Purpose: To develop effective immunotherapies for patients with multiple myeloma, it is important to use novel tumor antigens. Recent studies in solid tumors show that tumor-derived heat shock proteins (Hsp) can be used as immunogen; however, no such study has yet been reported in multiple myeloma. Experimental Design: We examined whether myeloma-derived Hsp gp96 can be used as a myeloma antigen. Specific CTL lines were obtained after repeatedly stimulating T cells with autologous, HLA-A*0201+ dendritic cells pulsed with gp96 derived from HLA-A*0201+ human myeloma cell line (HMCL) U266 or primary myeloma cells. Results: These T cells lysed not only gp96-pulsed dendritic cells, U266, and other HLA-A*0201+ HMCLs IM-9 and XG1 but also effectively killed HLA-A*0201+ primary myeloma cells from patients. No killing was observed against unpulsed dendritic cells, dendritic cells pulsed with control gp96, HLA-A*0201 - HMCLs, and primary myeloma cells, or HLA-A*0201+ nonmyeloma cells. Cytotoxicity was mainly MHC class I/HLA-A*0201 restricted, suggesting that the CTLs recognized gp96-chaperoned peptides on HLA-A*0201 that were derived from shared myeloma antigens and that myeloma cells naturally present these peptides in the context of their surface MHC molecules. Upon antigen stimulation, these T cells secreted IFN-γ and tumor necrosis factor-α, indicating that they belong to type 1 T-cell subsets. Conclusion: These results show that these T cells are potent CTLs that are able to effectively lyse myeloma cells but not normal blood cells and also suggest that Hsps from allogeneic tumor cells may be used as vaccines to immunize patients.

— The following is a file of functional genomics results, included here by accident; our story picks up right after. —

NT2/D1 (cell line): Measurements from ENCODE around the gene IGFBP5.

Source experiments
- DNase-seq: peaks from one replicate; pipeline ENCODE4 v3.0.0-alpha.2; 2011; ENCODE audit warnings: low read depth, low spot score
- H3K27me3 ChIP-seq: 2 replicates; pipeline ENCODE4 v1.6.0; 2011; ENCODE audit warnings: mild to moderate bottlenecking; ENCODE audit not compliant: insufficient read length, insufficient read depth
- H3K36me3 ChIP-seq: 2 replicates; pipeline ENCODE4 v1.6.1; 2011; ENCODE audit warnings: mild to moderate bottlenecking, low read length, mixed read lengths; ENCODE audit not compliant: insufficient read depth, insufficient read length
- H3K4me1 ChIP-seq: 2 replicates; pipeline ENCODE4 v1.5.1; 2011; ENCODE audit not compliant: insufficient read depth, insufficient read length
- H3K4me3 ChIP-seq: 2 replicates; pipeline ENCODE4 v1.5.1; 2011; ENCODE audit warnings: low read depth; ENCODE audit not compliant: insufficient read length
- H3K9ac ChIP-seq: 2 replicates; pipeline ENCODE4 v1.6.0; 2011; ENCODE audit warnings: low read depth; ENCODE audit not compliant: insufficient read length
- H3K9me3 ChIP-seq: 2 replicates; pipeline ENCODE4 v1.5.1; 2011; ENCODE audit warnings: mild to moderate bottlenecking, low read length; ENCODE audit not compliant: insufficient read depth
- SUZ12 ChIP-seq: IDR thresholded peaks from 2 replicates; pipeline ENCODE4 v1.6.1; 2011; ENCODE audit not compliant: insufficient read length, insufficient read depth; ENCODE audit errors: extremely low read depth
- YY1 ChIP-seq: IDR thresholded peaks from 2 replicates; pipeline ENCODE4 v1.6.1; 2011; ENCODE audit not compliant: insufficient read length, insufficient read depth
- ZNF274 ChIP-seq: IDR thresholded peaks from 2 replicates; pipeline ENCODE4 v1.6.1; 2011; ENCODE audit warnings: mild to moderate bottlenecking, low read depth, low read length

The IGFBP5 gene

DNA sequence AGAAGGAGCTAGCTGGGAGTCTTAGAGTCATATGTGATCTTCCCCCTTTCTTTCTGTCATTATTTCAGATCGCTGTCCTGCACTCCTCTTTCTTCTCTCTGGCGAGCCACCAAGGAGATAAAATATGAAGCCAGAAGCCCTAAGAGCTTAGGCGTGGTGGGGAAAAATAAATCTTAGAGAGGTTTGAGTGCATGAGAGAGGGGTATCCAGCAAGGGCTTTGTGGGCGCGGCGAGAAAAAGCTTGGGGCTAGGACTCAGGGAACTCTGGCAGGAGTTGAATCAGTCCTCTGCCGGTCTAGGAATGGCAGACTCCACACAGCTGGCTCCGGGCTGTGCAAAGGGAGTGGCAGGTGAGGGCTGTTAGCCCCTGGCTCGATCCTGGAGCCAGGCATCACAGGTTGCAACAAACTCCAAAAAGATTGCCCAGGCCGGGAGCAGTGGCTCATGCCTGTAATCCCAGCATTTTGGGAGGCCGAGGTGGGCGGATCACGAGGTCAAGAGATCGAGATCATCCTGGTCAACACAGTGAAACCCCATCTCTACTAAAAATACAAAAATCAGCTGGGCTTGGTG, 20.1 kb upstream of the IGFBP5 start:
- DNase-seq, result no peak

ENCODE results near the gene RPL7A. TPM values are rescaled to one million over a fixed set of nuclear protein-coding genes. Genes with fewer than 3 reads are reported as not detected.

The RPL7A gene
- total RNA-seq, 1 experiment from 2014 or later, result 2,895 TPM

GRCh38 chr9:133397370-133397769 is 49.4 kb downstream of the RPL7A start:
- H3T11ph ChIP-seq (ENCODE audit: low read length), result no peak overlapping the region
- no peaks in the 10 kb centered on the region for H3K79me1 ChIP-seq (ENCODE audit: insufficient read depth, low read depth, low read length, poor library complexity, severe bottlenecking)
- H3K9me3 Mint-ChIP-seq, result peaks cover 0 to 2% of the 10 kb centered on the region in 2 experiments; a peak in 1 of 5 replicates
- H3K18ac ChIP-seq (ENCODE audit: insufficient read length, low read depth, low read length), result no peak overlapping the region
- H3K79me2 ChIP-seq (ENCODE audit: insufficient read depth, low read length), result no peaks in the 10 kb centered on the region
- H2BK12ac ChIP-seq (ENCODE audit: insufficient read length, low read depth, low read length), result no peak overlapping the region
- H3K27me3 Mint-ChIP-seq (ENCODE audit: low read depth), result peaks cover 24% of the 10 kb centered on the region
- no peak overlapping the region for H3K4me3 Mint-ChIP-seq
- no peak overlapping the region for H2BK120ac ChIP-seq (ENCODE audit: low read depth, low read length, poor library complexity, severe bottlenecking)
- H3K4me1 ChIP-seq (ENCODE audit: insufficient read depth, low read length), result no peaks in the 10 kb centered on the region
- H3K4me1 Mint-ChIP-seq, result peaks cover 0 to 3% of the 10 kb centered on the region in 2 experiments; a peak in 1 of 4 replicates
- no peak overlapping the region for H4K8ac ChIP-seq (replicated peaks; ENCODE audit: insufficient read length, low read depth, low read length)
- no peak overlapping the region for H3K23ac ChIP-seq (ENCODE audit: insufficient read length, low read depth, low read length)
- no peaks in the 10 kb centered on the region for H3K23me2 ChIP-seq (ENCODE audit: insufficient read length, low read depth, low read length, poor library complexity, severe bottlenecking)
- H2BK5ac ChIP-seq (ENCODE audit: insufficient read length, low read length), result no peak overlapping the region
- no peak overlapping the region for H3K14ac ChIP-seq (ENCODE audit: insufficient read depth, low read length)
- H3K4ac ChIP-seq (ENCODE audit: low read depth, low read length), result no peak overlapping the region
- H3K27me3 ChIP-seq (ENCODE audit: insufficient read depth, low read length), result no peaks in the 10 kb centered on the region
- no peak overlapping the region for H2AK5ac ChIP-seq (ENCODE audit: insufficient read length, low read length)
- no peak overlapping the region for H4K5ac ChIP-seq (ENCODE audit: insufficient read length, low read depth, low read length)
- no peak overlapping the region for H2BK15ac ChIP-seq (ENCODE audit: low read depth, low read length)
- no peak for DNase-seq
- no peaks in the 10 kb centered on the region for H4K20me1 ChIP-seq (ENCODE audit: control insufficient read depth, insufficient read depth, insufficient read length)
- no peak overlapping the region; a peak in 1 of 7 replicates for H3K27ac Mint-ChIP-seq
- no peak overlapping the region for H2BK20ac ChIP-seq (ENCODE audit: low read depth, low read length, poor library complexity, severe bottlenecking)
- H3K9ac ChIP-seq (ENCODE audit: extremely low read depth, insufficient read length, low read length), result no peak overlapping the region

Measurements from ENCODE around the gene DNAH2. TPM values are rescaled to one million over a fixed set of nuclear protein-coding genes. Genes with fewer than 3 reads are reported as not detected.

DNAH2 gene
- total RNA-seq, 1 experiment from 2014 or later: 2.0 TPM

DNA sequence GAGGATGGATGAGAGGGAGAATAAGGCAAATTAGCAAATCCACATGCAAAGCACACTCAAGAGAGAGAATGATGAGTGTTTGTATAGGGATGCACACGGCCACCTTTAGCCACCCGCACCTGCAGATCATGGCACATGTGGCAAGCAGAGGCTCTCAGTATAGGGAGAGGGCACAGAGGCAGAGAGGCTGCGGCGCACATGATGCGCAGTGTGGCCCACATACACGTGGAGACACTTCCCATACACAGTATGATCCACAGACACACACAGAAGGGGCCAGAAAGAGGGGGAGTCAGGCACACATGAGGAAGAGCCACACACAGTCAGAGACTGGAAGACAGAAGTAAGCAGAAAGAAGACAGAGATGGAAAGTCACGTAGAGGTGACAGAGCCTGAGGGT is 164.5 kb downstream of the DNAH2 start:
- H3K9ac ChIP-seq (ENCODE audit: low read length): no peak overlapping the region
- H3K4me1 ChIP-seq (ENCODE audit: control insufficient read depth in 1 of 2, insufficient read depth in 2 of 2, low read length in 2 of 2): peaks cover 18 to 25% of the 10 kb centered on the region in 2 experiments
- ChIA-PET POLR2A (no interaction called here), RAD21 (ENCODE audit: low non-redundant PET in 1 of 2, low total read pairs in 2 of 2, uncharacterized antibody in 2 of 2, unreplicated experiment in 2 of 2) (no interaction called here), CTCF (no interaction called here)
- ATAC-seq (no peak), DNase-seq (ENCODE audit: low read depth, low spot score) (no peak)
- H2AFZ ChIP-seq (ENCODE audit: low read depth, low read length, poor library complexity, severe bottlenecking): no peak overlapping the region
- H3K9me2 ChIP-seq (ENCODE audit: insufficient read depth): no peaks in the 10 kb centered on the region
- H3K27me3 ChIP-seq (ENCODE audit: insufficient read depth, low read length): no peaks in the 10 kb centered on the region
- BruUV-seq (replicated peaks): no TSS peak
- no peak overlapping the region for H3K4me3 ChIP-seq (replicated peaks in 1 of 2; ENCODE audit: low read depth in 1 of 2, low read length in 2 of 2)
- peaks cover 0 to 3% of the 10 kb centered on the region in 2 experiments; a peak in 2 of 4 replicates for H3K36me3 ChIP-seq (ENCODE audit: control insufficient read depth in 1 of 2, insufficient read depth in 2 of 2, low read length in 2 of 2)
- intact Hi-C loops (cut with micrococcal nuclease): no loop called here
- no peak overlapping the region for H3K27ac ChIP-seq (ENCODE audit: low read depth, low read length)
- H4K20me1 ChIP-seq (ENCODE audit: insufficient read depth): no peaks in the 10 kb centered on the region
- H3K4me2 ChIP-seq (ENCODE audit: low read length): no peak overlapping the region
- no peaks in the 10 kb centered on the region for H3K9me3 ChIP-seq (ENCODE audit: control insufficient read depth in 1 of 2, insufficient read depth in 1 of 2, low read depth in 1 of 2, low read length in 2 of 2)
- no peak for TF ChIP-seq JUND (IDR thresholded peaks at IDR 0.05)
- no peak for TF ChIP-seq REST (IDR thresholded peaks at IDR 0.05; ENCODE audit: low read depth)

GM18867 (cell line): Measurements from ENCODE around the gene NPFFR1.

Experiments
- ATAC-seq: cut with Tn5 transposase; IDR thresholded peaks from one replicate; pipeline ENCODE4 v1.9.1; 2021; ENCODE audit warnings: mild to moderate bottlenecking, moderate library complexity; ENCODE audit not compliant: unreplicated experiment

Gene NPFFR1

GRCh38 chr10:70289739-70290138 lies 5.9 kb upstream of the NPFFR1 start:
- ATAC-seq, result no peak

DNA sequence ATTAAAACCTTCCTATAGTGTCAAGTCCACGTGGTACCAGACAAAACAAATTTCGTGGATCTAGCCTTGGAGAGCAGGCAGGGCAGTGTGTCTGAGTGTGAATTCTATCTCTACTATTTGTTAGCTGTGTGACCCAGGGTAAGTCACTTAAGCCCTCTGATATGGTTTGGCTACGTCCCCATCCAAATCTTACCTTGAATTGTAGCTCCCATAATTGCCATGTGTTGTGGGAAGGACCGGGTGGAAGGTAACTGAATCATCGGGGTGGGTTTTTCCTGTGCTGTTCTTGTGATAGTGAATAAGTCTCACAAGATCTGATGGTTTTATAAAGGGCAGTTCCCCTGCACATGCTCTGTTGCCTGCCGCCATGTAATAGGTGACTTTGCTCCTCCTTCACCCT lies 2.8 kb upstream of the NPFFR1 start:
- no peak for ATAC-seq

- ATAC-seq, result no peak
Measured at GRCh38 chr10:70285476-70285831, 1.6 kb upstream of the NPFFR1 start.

ASJC Scopus subject areas
- Cancer Research